"The animals need good and sufficient food to remain healthy and productive. As such, I always give supplements during the wet season and silage during the drier months.
"I have 103 hectares of maize that we process for silage to feed the livestock, food for the family and workers.
"I have a full complement of workers divided into six categories that include fields, veterinary services, milkmen, herdboys, security and machinery," he said.
Specialisation of duties has enabled his workers to concentrate on their different sections and produce the best results.
"Imagine when you have to milk the cows twice a day, that requires a lot of manpower," he said.
Mr Mugabe said there was no way one could be involved in animal production and have nothing to do with crop productions.
Over the years he has strived to improve the quality of milk from his farm.
For him, maintaining good quality requires maintaining standards within the milk production line.
"The prices of milk are favourable but every farmer must always seek to produce a better quality product. We are getting US$0,45c per litre but there is 25 percent premium for good butter quality. So one can get above US$0,70c if he gets his quality right and if one does not get these premiums, the overheads will bring him down," Mr Mugabe said.
Through the assistance of Nestle Zimbabwe, Mr Mugabe was able to expand his byre to milk 24 cows at a time.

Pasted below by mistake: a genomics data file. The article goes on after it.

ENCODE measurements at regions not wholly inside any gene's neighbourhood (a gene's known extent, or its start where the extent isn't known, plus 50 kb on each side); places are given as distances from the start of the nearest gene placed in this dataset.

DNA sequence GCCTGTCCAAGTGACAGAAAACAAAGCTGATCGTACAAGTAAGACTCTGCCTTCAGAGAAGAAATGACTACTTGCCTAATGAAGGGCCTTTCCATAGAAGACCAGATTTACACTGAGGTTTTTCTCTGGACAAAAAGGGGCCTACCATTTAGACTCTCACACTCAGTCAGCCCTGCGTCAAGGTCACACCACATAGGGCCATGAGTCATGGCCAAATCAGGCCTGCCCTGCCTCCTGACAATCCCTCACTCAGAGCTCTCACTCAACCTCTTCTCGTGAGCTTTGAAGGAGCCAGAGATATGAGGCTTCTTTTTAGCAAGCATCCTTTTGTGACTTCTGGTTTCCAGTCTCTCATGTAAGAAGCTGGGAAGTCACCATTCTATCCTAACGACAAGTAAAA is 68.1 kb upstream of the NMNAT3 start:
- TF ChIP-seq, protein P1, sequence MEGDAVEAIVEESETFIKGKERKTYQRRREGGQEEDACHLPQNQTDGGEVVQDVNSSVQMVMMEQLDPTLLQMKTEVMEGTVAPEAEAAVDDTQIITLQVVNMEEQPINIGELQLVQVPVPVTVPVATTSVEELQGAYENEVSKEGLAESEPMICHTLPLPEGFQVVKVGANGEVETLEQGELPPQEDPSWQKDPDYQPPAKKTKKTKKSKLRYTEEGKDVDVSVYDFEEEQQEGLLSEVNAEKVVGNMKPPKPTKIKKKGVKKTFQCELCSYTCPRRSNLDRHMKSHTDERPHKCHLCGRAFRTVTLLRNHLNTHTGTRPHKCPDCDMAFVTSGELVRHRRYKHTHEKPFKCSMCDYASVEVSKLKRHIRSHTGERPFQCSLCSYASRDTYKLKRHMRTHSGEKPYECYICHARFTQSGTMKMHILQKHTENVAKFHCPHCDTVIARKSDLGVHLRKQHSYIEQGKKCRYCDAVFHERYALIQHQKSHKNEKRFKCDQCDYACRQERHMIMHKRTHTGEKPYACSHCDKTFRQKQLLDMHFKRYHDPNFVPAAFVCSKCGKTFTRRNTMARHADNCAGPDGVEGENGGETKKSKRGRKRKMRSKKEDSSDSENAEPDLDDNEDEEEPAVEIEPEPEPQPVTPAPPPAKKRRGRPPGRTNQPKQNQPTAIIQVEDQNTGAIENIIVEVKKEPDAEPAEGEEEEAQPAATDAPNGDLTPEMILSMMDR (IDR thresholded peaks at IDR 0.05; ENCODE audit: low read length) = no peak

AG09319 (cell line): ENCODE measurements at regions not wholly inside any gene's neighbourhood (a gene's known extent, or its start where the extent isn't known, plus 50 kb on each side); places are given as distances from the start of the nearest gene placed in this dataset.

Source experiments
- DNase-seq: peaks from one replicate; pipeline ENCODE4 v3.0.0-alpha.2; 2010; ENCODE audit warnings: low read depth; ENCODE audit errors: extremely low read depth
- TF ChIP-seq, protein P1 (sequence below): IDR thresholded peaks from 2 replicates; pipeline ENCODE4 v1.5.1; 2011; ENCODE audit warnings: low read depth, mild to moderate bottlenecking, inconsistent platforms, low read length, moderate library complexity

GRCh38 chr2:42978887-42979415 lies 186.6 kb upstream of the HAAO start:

He said Nestle was playing a major role in reviving the dairy industry through financing of mechanisation and improvement of farmers' herd.
"We have not set on laurels. We are working together as dairy farmers in the area to ensure that we improve milk production. We always meet to discuss production quality and hygiene.
"To ensure we improve our herd, we always sell heifers amongst ourselves. The aim is to ensure that all dairy farmers in the area have high yield cows," he added.
Just like others dairy farmers, Mr Mugabe's biggest worry is the erratic electricity supply.
He said: "Our biggest worry is the persistent power outages, but I believe this is a national problem. Zesa used to give us schedules for loadshedding but not any more. We used to have four days of power per week but this is now distorted.
"Consequently we have to rely on two high powered generators to power the milking machines and cool storage tanks but at a huge cost. The generators have a capacity of 1000kva."
Mr Mugabe urged other farmers to work together with police to curb stock theft.
Owing to the good rapport with the community, he has not recorded theft over the past eight years.
With the country's dairy herd estimated below 40 000, down from a peak of 192 000 in 1992, it is the work of people like Mr Mugabe that can lead the revival of dairy farming.
According to statistics from the National Association of Dairy Farmers, Zimbabwe's milk production rose from about 3,6 million litres a month to 4,6 million last year.
Capacity utilisation among dairy processors is below 30 percent owing to reduction in farm production.
The Zimbabwean dairy industry is aiming to improve milk production from the current 50 million litres to over 200 million litres annually over the next five years.